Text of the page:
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Ever heard the saying, “It’s better to prepare and prevent than repair and repent?” That’s definitely applicable when it comes to audits on your business’s taxes. Tax audits can be expensive and inconvenient, or you can streamline the process with the right preparation. Let’s take a look at some strategies and principles to guide you in preparing for business tax audits.

Try to Determine What Triggered the Audit

If your business is facing an audit, it’s worth considering why. While some audits are triggered randomly, some businesses are at a higher risk for audits due to certain factors. Specifically, even smaller companies can be faced with audits when they have dramatic shifts in income or expenses, excessively high deductions taken for areas like entertainment and meals, and similar red flags, especially when there does not seem to be proper documentation.

If your audit was triggered by an unpaid state sales and use tax, for instance, it’s valuable to find that out before the audit occurs so that you can make sure to take care of that and demonstrate compliance as necessary.

Ask yourself common questions to determine where your business falls in the risk or cause of audits. Are you claiming income losses year after year? The IRS may be suspicious. Do you have a lot of independent contractors? The state may want to audit that to ensure nothing has been misclassified. Did you round a lot of your numbers? A lack of attention to detail can be enough to bring the IRS scrutiny of an audit. You may not be able to minutely determine what triggered the audit, but going through this line of thinking will provide good preparation for what the auditor will come in to do.

Remember that Organization is Key

Once you’ve tried to determine what triggered the audit, you need to get organized. Preparing for a business tax audit really means organizing your company’s financial files. The IRS maintains the right to look at any records that were or should have been used to prepare the original tax return. This includes:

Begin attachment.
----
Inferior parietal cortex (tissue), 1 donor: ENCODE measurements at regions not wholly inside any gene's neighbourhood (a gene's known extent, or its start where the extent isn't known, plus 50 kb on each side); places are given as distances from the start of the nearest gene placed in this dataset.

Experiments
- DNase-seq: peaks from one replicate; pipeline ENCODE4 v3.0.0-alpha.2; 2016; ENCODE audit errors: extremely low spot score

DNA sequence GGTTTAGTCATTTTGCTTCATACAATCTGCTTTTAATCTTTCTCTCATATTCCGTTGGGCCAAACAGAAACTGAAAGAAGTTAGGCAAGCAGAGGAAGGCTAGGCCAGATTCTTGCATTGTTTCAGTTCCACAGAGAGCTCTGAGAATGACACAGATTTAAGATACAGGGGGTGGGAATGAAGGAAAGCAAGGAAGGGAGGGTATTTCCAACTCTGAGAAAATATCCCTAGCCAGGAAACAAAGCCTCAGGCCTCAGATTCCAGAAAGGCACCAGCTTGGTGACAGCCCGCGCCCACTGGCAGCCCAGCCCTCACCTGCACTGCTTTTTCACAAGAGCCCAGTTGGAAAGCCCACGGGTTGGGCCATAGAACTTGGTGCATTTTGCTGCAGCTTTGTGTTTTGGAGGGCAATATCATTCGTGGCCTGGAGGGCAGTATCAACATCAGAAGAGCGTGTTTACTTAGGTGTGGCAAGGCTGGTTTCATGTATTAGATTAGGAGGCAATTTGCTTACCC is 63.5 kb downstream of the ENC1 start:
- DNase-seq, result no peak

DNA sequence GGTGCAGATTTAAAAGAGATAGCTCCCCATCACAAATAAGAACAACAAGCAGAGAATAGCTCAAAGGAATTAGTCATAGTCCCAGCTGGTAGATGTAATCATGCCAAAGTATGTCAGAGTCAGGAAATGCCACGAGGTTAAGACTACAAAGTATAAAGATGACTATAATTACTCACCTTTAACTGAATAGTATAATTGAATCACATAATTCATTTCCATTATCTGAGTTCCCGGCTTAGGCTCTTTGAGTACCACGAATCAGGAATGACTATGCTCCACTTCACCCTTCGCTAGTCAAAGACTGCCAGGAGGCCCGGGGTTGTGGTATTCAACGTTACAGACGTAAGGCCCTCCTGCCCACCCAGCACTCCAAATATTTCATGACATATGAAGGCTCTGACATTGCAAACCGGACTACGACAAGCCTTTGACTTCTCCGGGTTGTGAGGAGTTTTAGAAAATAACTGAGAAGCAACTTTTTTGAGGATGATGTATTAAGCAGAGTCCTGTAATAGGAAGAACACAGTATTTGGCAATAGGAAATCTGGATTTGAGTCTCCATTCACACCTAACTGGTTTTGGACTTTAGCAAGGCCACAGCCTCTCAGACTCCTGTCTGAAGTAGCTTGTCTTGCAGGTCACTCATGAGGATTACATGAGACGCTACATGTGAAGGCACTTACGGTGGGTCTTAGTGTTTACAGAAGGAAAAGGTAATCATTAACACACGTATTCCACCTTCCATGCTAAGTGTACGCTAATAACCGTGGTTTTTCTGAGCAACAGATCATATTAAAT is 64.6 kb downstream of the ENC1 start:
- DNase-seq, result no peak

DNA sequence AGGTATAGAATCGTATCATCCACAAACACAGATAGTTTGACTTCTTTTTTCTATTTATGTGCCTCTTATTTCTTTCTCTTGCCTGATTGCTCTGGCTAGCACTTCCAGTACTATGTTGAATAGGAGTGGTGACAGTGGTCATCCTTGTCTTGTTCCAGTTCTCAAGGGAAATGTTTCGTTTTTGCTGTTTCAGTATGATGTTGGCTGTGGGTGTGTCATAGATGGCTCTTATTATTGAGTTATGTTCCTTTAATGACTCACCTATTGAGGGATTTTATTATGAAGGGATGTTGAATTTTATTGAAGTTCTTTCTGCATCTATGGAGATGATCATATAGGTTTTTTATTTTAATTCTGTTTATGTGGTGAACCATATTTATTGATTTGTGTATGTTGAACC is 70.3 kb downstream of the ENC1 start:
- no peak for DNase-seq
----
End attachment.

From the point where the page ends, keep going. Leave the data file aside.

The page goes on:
• Business bank statements
  • Receipts, checks, and invoices
  • Any records of charges, whether electronic or physical

Even if you don’t have formalized records, whatever you have will need to be considered. Depending on the nature of your business, you may have only a small amount of bookkeeping records to get together, or you may have a variety of income streams. Either way, you’ll want to be thorough in your efforts to compile all relevant financial information for your business’s taxes.

It’s not enough just to get all the required information together; you also want it to be organized. While most of our records are now online, you can picture how different it would be to dump a pile of receipts in front of an auditor as opposed to giving them chronologically separated folders. The same distinction applies to online information. The messier your records are, the more likely it is that the IRS will find any and everything that could potentially be flagged. Organization, on the other hand, establishes credibility and may bring your business more leniency from an auditor.

Do Your Homework

Once you have all your files compiled and organized, it’s time to dig into the details. A pre-audit examination of financial affairs for your business with a lens focused on taxes will help you find potential areas where you need to do more explanation before handing off the details to your auditor. While you can do this on your own, hiring professional help for tax services can be invaluable in letting you discover specifics you may have overlooked by yourself.

It can help to consider the perspective of the auditor and pre-empt concerns they may have by demonstrating proof or justification for certain financial decisions. You may need to research tax law in order to show your right to take certain deductions or benefits. Of course, there are ways to escape high taxes legally, but you’ll need to prove that that’s what you were able to do. Over-claimed deductions and benefits are a huge area of focus in business tax audits, so doing your due diligence on what your business really qualifies for is a smart way to prepare for your business tax audit.

Take One Step at a Time

In your preparation for your business tax audit, it can be easy to get overwhelmed with compiling every file and trying to pre-empt every consideration the auditor might have. Remember, though, that audits are methodical, step-by-step processes, and your preparation can be too.